I have started solving problems from the American Mathematical Monthly. While I will definitely continue this, I am not sure how much this will help for math graduate school admissions (assuming I submit my solutions and they are recognized by the Monthly). How significant would multiple solutions to Monthly problems be in admissions? What about having the published solution to a problem? One issue is that I don't know how difficult the problems are presumed to be: all I know is that I personally have solved at least one of them!
It probably depends on the committee members, but I wouldn't expect it to help much.
If you get a really clever solution published, or they publish a problem you submit, that could make a difference. It certainly wouldn't mean as much as a research paper, but it could be viewed as the same sort of thing on a smaller scale.
Otherwise, the potential impact is not large. Solving Monthly problems would be viewed favorably, as evidence of talent and effort, but it's not likely to mean the difference between admission and rejection. (Still, it's worth listing on your CV.)
I agree with the other answer, but just to add another data point:
You might as well list it on your CV, but you shouldn't expect it to help very much.
I did (along with a few others) graduate admissions for the math department at UGA for four years -- and in fact am about to get involved in it again later this week, despite not being on the committee anymore -- and I remember exactly one student who listed it on his CV. It was sort of interesting but not particularly impressive, and if I remember it right we did not admit him in the end. He had a rather distinctive name and, while flipping rapidly through the Monthly problems in the months and years since then, I've noticed that he has submitted several more problems as well. I am starting to wonder what happened to this student...but I wouldn't go so far as to say that I regret the decision we made.
In general I have to say -- and this is a very personal opinion, not a professional one -- that it seems to me that "problems" sections in journals like this are a bit old-fashioned. They do not seem to play a nontrivial role in contemporary mathematical life. I remember having exactly two conversations about Monthly problems:
1) As a first-year graduate student, I did solve a Monthly problem. (This was the one and only Monthly problem that I can remember having thought about for more than five minutes, and I think it is telling that, while I usually have quite a good memory for mathematical minutiae, I remember precisely nothing about the problem.) Rather I remember standing in a mezzanine outside of the mathematics department and telling a fellow student that I had solved a Monthly problem. She politely congratulated me. I asked her whether I should actually submit the solution. She said that she couldn't see why not. I ended up not submitting the solution (thus I can't be completely sure that I correctly solved the problem...and it is telling that I don't care very much!). Okay, that was not my most riveting anecdote.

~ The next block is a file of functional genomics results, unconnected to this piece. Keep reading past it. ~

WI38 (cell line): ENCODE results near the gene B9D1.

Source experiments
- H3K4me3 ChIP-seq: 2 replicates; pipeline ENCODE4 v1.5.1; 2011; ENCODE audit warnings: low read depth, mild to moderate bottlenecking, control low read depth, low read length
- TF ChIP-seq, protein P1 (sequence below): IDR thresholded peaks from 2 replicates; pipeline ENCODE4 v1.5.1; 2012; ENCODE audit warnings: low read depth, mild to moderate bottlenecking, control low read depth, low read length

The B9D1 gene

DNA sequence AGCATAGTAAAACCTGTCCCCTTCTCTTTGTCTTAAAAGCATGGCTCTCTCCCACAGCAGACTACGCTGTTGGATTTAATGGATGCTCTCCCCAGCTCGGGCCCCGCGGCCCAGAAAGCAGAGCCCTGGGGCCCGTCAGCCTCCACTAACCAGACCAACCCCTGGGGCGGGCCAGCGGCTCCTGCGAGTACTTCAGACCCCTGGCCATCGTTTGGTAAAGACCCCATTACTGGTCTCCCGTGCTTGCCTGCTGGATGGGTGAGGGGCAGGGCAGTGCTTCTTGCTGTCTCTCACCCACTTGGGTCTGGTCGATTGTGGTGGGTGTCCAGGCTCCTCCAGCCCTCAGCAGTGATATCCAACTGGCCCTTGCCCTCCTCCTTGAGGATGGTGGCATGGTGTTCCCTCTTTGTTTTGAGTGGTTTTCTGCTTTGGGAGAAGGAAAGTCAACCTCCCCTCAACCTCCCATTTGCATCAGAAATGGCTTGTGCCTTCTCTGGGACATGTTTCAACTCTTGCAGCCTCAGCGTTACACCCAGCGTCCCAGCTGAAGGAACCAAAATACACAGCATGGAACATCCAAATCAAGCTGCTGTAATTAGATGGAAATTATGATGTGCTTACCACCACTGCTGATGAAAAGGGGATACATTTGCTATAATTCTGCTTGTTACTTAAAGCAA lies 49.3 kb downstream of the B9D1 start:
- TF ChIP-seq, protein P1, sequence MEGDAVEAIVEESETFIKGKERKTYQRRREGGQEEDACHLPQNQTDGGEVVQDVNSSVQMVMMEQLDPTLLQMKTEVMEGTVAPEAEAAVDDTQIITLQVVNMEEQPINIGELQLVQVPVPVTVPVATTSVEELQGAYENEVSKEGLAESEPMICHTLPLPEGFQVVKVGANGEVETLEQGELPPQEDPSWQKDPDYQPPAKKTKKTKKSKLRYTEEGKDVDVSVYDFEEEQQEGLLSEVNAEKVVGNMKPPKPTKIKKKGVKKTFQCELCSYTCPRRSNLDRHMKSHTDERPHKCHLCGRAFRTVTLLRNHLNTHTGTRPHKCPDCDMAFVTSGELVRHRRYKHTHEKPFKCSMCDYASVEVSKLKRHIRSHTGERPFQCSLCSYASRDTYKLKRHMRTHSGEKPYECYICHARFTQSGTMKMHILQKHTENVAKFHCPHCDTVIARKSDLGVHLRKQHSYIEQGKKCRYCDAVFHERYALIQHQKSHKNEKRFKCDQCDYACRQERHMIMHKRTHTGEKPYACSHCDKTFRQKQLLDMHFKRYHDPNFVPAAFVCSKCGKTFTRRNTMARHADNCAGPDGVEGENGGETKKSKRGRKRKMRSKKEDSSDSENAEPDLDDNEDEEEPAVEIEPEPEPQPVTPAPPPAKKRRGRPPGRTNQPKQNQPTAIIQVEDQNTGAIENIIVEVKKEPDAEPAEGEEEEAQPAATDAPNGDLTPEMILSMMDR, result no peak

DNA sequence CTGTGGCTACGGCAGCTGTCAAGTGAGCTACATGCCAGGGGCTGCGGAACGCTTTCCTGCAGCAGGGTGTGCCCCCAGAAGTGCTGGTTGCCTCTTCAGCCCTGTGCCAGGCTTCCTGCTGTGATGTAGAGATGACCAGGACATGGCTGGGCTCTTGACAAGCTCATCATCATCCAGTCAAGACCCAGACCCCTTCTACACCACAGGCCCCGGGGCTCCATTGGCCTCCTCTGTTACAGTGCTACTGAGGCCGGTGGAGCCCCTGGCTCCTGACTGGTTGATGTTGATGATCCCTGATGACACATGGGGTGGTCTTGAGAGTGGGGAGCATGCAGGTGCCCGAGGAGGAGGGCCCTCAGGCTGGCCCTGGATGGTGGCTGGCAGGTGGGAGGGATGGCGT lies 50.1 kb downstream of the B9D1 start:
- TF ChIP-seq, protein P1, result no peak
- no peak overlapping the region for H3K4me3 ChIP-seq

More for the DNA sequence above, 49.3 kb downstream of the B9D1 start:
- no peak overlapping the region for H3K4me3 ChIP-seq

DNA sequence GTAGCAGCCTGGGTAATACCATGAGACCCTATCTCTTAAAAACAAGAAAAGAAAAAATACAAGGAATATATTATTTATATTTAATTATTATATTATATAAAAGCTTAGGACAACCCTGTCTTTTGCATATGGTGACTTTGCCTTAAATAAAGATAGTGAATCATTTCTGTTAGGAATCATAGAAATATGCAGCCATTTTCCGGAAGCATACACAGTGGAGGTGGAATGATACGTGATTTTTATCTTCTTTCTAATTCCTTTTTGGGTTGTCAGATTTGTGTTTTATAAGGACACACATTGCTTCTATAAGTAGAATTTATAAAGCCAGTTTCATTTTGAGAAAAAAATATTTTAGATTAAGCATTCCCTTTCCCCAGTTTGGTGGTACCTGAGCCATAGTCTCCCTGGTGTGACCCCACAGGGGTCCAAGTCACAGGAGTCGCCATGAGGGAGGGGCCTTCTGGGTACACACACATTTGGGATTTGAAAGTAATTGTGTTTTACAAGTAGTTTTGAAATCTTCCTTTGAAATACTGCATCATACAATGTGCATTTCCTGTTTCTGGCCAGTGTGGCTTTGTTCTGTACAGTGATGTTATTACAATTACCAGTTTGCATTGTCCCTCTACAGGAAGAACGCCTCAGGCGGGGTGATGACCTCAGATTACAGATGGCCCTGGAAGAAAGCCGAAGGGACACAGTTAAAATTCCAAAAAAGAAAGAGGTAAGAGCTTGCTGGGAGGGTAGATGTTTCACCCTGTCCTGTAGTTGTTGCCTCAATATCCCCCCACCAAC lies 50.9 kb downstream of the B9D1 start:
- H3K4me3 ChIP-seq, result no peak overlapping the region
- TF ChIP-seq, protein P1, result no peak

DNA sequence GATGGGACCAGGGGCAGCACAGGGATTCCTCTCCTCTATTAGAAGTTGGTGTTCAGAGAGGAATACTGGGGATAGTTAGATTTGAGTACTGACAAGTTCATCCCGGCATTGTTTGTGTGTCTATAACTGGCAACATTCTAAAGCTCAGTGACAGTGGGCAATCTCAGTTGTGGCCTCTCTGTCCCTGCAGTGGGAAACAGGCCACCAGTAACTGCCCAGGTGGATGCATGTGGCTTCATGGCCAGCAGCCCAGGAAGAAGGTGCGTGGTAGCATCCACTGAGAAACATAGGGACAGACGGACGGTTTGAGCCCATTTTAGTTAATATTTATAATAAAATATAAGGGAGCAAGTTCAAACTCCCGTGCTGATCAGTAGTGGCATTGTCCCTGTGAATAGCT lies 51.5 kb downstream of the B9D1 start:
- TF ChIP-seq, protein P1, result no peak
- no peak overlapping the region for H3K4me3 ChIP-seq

2) This is slightly more amusing. As a postdoc I remember having lunch with one of my close friends. He told me that he was flipping through the problem section of the Monthly and his eye was caught on a problem that had been proposed...by him. He racked his brains about this and did not succeed in recalling anything about the problem or his submitting it. He did have a friend who was involved with editing the problems section at the time, so he guessed that must have had something to do with it (his friend was very conscientious; it is not plausible that he would have done it as a joke or prank).
I'm not saying that most Monthly problems are easy: on the contrary, I am a relatively experienced, relatively successful research mathematician, and I still sometimes at least pass my eyes over these problems while flipping towards the reviews, and I rarely if ever see one that I think "Oh, surely I could solve that very easily." I'm just not really sure what the point of solving them is: I have plenty of other math problems that I'm trying to solve! It's a little like math contests, only adults can participate too.
To be honest, I think that MathOverflow has significantly overtaken solving Monthly problems as being a minor way for young people to show their talent. There are a small number of undergraduates that I would admit in a heartbeat because I have come to see their brilliance on MO (and to a lesser but still probably sufficient extent, on math.SE). Most of these students are so brilliant that they do not condescend to apply to my graduate program, and I assume that if they did the rest of their application would be so superior that I would not have to spend much time explaining to my colleagues doing the admissions why their performance on math Q&A websites makes me confident that they will be excellent graduate students...but still.
I also think that participation on MO and math.SE is really better than solving problems or doing well in math contests...not better in an absolute sense, but closer to what mathematicians actually do and thus more indicative of academic mathematical career potential (as opposed to raw talent; certain kinds of raw mathematical talent are less useful to a career mathematician than one might think!). Still not that close, of course: the fact that I have a higher reputation on MO than any of several Fields Medalists and other true luminaries that regularly contribute there is ample evidence of that.